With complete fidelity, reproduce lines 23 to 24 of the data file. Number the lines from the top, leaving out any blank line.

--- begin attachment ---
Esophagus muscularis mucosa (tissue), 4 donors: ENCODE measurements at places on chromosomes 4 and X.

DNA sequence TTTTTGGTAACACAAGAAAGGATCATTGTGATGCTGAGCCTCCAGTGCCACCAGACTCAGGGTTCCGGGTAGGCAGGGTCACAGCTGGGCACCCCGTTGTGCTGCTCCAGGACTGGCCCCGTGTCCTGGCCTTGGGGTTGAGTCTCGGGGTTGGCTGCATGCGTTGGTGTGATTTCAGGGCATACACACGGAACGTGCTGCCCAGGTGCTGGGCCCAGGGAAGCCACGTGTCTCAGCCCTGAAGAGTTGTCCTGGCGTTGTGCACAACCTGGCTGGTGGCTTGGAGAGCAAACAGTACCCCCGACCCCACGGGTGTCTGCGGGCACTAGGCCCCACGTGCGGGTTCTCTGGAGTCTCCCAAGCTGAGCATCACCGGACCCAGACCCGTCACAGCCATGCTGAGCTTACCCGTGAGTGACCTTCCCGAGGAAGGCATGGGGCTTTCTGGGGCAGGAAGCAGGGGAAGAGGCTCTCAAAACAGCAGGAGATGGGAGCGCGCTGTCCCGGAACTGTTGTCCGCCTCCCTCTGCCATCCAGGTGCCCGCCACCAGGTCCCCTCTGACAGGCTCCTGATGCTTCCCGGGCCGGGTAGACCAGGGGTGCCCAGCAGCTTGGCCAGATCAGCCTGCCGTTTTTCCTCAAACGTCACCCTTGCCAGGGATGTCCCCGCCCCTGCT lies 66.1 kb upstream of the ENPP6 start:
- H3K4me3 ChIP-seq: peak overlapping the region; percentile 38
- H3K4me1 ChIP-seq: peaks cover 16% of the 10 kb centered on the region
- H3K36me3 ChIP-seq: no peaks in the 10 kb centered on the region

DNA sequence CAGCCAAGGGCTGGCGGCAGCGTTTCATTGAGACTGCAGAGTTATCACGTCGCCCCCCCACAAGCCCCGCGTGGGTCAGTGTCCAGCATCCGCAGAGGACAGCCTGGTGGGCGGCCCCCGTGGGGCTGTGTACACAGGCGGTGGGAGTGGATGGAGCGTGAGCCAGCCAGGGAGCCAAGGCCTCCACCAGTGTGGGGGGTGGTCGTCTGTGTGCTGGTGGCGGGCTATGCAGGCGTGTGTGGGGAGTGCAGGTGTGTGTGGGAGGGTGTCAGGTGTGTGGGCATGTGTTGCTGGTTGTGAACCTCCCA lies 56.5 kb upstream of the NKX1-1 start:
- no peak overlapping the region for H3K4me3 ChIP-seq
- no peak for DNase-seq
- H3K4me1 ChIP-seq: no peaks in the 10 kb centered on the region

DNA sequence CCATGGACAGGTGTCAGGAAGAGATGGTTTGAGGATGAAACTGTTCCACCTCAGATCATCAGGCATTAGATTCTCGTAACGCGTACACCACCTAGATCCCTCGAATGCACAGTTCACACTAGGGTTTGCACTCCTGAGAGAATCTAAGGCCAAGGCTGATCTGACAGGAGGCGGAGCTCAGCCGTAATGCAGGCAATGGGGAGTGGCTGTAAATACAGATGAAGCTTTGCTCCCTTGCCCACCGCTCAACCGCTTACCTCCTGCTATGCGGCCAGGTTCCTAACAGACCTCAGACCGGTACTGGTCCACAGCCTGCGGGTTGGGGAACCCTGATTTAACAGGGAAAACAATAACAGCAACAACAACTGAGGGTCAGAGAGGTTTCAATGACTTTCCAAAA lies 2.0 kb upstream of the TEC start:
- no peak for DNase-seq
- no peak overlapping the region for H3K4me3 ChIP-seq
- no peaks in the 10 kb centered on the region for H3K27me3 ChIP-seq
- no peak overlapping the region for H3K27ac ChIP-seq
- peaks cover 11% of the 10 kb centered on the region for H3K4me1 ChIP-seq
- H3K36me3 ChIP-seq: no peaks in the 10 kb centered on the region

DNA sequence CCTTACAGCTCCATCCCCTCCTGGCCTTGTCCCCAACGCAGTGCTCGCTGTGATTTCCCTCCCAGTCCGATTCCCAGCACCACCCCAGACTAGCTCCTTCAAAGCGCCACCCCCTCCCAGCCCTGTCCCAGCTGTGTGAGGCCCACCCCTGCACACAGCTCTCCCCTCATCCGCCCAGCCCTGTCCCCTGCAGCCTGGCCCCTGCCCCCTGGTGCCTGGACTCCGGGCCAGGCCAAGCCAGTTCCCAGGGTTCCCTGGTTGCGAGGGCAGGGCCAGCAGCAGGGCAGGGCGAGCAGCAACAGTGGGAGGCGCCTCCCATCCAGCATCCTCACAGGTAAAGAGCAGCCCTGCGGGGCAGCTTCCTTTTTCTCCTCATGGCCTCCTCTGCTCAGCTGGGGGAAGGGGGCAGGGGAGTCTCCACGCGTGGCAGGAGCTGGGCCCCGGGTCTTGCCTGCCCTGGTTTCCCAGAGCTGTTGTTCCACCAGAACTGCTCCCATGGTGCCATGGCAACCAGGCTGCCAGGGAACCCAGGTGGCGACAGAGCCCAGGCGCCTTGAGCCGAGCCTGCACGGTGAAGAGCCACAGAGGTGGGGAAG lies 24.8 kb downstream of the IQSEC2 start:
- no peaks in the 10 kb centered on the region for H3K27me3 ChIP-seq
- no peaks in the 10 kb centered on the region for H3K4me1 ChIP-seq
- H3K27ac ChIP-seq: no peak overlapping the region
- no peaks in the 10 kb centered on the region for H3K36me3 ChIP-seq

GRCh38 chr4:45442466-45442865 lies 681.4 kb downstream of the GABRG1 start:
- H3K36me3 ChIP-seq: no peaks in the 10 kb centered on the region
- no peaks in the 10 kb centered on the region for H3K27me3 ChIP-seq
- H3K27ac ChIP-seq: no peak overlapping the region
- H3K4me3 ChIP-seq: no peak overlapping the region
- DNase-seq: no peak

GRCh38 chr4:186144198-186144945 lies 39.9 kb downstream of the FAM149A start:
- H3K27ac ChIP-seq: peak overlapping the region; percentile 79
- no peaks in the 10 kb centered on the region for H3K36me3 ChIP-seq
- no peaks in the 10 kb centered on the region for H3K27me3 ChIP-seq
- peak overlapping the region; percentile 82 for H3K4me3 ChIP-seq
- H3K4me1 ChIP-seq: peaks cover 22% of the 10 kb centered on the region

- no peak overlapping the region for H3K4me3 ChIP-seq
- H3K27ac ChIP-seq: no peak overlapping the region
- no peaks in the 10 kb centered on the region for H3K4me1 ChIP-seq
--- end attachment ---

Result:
- H3K36me3 ChIP-seq: no peaks in the 10 kb centered on the region
- no peaks in the 10 kb centered on the region for H3K27me3 ChIP-seq